Cancer and nutritional epidemiology
Despite the progress made in the investigation and understanding of the causes of cancer, the number of cases in the world has increased consistently in the past decades, with more than 14 million new cases per year worldwide. These numbers are expected to rise in the future making cancer prevention a real challenge for health services and society.
Cancer is a complex disease that is influenced by several environmental, lifestyle and genetic factors. In the School of Public Health, we tackle this problem by investigating the link between cancer and lifestyle, nutrition, anthropometry, metabolism and environmental factors in very large population studies.
The results obtained from these epidemiological studies can make a real difference in the way we approach cancer prevention. It is therefore very important that the public and the policy-makers are up-to-date with the latest scientific evidence. Researchers at Imperial College work collaboratively with the World Cancer Research Fund (WCRF) International on the Continuous Update Project (CUP), which aims to systematically review the scientific evidence on diet, nutrition, physical activity, and cancer risk and survival. The CUP provides the basis for the cancer prevention recommendations issued by international bodies and charities such as WHO and WCRF International, which guide the public towards behavioural changes to reduce the risk of developing cancer.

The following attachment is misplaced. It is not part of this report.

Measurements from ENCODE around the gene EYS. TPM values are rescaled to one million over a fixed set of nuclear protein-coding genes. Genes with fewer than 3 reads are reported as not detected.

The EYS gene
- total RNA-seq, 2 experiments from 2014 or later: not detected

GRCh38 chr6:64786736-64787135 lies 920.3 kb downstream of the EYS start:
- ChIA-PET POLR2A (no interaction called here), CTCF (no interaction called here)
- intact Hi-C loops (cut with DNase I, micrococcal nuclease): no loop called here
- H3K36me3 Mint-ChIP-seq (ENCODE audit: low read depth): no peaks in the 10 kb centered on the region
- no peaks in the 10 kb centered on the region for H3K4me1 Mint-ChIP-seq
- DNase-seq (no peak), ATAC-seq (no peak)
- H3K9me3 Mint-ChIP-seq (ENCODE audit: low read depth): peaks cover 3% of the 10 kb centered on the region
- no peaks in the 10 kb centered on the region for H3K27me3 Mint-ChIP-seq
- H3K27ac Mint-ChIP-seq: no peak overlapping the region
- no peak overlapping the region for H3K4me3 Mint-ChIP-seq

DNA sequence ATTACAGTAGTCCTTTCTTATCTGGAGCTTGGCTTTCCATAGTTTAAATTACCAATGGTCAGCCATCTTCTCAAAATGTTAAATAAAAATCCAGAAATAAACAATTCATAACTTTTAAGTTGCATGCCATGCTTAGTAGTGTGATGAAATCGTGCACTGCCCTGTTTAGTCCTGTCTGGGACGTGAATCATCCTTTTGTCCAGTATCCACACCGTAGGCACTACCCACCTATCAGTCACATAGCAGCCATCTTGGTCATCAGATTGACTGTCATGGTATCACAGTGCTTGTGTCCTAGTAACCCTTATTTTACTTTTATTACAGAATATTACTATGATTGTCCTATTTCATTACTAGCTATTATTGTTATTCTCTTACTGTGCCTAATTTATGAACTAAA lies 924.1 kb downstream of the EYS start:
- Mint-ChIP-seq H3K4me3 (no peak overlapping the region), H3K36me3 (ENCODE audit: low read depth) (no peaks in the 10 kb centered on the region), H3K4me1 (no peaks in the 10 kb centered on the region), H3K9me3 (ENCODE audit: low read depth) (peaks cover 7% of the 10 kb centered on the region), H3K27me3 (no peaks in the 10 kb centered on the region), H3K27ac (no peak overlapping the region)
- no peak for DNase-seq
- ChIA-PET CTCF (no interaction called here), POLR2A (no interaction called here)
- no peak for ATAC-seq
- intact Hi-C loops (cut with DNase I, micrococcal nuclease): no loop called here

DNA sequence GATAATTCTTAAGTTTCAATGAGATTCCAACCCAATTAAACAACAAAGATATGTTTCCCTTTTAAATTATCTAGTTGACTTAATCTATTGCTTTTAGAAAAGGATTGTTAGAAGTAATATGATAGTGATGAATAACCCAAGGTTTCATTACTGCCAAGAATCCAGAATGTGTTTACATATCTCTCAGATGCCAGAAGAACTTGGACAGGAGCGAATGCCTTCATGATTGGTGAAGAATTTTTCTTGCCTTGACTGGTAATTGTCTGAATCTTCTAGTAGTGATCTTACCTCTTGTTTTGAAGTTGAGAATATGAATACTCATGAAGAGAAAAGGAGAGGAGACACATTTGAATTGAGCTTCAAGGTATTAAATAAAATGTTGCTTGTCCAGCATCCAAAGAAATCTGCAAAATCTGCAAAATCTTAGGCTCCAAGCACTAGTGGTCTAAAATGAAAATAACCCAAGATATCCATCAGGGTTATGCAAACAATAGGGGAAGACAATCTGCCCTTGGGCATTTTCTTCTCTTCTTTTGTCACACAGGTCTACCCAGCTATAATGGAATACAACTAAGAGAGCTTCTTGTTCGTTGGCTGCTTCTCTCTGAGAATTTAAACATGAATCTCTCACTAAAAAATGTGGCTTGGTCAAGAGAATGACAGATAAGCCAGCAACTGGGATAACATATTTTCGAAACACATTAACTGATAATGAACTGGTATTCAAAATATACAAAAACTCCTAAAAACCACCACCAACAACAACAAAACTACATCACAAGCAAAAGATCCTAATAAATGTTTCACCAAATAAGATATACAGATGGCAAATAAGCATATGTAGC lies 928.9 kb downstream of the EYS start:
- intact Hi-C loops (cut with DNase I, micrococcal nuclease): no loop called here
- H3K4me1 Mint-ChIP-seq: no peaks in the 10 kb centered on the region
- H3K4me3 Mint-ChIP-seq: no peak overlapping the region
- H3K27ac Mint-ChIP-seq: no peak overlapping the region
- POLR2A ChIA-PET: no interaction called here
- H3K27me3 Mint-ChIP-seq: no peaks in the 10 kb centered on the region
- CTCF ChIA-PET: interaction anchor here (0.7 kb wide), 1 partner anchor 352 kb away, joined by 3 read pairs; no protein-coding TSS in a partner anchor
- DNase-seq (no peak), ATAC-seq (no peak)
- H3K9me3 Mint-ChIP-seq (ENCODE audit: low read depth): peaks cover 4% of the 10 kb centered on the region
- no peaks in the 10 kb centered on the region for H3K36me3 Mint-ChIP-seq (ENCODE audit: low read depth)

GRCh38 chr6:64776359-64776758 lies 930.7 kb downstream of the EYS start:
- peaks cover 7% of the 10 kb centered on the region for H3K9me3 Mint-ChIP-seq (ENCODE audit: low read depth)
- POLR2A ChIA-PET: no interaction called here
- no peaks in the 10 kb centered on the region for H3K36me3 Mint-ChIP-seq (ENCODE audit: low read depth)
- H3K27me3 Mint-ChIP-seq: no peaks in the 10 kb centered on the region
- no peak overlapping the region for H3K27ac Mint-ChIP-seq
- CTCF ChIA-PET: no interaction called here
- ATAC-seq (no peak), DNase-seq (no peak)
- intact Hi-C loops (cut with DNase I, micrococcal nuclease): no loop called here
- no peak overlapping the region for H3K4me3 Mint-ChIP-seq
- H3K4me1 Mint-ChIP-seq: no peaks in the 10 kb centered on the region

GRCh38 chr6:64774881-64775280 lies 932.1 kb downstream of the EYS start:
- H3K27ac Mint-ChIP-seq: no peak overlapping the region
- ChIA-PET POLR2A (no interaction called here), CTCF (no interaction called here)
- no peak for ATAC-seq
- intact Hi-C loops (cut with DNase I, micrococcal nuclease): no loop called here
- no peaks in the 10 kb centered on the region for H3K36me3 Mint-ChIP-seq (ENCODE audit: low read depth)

European Prospective Investigation into Cancer (EPIC) study
The EPIC study is a large prospective cohort including 521,000 men and women from 24 centres in 10 European Countries. EPIC has generated some very high impact findings on the association of different exposures with cancer and other chronic diseases.
Airwave Health Monitoring Study
The Airwave study is a large prospective occupational cohort study that aims to study the effect on health and cancer incidence of Terrestrial Trunked Radio exposure (TETRA), a digital communication system used by the police workforce which operates in a similar way to conventional mobile phone technology.